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Most popular at the top
- Pavilion Books 2013; US$ 8.74
Welcome to the weird and wonderful world of London's Underground, or as it is affectionately referred to, the Tube. Though this isnt the usual side of the Tube the tourists, travellers and residents see. (Though, of course, they do see a great deal of strangeness in their daily commutes!). This is the real Underground, the strange and twisted nooks... more...
- Oneworld Publications 2015; US$ 16.99
It is not the walls that make the city, but the people who live within them.? - George VI As George VI so rightly said, it is the loves, schemes, failures, battles, intrigues and dreams, of the people who live in a city that make it what it is. And in a city as vibrant and chaotic as London those lives are going to be quite extraordinary. Seeking... more...
- Roaring Forties Press 2015; US$ 10.99
A backpacker, a business traveler, and a father and child walk into a London pub. The backpacker steps up to the bar, counts out a handful of British coins and exclaims, A half-pint of ale please.? The business executive whips out a platinum credit card and orders, Your best single maltmake it a double.? The father, clutching the hand of a young child,... more...
- Institute of Education Press 2015; US$ 41.95
This ethnographic account of the lives and multifaceted identities of six British-born third-generation Bangladeshis from East London asks whether they see themselves as Bangladeshi, British, Muslim, Londoners, none of these or a fusion of them all. It shows how young English Bangladeshis construct a new British-Islamic identity for themselves. more...
- Gerald Duckworth & Co 2012; US$ 8.74
The tales tell that Charles the Second feared Britain will fall if the ravens ever left the Tower of London. Yet the truth is that they arrived in Victorian times as props in gory tales for tourists. The legend began in 1944 when a raven spotted bombers over London. But the ravens' past has far more high drama. From the plains of the North American... more...
- The History Press 2015; US$ 13.11
<div>A short walk away from London's West End lies Notting Hill - one of the capital's most exclusive residential districts and a celebrity hotspot. But this outwardly genteel enclave has its shocking secrets. Streets of Sin delves into Notting Hill's distinctly murky past and relates the deplorable scandals that blighted the area from its development... more...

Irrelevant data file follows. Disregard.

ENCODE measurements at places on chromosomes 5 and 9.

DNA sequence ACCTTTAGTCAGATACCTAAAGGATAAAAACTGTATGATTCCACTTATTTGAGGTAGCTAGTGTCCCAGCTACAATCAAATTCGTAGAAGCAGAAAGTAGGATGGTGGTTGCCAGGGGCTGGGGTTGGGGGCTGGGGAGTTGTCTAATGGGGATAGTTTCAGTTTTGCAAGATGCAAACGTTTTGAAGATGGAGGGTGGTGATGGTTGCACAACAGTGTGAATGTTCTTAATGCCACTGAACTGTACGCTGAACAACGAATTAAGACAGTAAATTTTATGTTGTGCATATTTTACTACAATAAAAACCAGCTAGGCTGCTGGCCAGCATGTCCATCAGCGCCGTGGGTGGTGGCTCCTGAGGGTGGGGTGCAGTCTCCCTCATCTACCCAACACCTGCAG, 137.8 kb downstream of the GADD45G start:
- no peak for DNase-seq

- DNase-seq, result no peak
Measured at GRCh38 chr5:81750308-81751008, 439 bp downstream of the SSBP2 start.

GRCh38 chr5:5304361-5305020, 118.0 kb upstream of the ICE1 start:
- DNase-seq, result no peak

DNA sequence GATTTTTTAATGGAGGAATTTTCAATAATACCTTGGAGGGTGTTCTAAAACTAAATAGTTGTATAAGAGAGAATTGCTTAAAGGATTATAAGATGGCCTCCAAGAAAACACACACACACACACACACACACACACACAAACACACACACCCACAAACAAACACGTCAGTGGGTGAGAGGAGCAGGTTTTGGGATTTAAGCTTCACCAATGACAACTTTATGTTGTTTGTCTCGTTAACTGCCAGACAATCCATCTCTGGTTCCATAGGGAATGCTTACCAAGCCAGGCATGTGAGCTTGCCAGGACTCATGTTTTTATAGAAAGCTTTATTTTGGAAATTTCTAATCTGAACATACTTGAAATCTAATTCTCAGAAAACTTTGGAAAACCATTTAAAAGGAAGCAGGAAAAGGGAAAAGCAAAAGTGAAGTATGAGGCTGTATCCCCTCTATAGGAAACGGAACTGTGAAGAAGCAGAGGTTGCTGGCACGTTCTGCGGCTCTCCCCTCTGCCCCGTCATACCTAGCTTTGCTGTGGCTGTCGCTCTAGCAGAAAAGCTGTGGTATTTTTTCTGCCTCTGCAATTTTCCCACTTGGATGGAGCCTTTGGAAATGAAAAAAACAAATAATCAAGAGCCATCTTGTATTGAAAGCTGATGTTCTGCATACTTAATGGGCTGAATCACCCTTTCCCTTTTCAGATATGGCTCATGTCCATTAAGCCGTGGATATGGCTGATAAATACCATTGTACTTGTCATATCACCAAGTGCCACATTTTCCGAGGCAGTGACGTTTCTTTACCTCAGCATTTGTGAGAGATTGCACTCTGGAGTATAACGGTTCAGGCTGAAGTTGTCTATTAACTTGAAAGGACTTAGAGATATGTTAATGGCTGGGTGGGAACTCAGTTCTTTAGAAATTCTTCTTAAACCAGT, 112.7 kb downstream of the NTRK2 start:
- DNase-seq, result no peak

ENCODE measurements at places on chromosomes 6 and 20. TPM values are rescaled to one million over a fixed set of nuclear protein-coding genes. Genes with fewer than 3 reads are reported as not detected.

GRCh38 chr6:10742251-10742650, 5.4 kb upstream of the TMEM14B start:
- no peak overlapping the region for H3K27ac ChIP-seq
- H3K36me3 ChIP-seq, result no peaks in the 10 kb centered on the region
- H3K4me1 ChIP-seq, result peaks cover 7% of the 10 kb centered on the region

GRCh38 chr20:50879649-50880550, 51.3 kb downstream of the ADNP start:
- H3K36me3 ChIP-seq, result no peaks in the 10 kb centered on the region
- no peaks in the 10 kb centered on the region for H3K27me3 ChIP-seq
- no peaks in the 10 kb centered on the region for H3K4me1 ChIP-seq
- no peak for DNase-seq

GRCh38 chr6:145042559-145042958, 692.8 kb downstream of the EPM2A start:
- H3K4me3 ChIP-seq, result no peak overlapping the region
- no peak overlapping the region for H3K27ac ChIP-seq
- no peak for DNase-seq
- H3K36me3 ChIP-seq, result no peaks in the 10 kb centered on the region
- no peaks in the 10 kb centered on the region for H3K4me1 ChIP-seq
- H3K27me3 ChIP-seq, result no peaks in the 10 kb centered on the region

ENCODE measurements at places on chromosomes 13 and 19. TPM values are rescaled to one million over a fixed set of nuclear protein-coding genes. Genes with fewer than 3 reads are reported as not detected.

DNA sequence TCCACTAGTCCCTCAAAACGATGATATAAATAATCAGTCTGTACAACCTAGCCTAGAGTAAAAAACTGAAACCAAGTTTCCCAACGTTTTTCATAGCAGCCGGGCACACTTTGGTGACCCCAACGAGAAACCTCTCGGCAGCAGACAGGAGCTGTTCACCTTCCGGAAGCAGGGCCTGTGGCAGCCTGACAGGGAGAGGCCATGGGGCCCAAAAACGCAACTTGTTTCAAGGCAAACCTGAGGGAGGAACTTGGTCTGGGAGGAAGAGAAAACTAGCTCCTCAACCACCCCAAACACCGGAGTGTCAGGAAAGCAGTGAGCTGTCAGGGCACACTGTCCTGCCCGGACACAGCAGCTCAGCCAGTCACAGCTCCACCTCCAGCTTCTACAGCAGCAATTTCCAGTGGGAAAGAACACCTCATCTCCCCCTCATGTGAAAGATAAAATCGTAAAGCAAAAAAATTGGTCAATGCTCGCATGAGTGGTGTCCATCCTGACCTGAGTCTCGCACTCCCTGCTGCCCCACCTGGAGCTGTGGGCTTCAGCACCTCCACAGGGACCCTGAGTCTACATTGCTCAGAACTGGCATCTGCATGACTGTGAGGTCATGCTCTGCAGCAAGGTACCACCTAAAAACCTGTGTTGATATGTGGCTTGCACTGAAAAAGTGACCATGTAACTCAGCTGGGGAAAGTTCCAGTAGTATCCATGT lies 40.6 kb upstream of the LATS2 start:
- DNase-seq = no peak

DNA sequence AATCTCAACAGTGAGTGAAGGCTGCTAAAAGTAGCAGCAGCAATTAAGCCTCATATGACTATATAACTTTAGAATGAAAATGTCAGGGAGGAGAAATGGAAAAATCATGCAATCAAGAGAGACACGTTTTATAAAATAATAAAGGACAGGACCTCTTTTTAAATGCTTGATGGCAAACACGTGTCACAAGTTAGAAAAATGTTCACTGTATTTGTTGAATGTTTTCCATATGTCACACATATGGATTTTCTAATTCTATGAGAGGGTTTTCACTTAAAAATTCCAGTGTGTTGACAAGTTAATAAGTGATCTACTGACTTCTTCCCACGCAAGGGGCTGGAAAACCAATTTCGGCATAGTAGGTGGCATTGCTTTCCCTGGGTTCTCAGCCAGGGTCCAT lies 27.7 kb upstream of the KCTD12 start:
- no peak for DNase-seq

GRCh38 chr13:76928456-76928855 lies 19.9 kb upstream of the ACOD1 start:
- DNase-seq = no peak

- Pavilion Books 2015; US$ 5.82
London - one of the world's most exciting cities. Teeming with life, bursting with history, it houses over 8 million people, and has thousands of stories to tell. 365 Reasons to be Proud to be a Londoner is a quirky, fun exploration of the people and events that make London so special, with an entry for every day of the year. From the building of London's... more...
- Potomac Books 2011; US$ 9.95
One of the Duke of Wellington's officers once remarked, "We would rather see his long nose in the sight than a reinforcement of ten thousand men." Arthur Wellesley, first duke of Wellington (1769?1852), was one of the greatest military commanders in history and is best known as the successful opponent at Waterloo of arguably the leading general of... more...
- Potomac Books 2011; US$ 9.95
Charles George Gordon was the preeminent military hero of the late-Victorian British Empire. A lifetime officer in the Royal Engineers, he served in several theaters of war and imperial contest, most notably China and the Sudan. His last assignment took him back to the dusty Sudanese capital, Khartoum, where he supervised the overmatched Anglo-Egyptian... more...
- Palgrave Macmillan 1999; US$ 219.00
Kirsty Carpenter puts a human face on the victims of revolutionary legislation. London had the largest community of émigrés. It had the most evolved social structure and was the most politically-active community. It was in London that two cultures came face-to-face with their prejudices and were forced to confront them. more...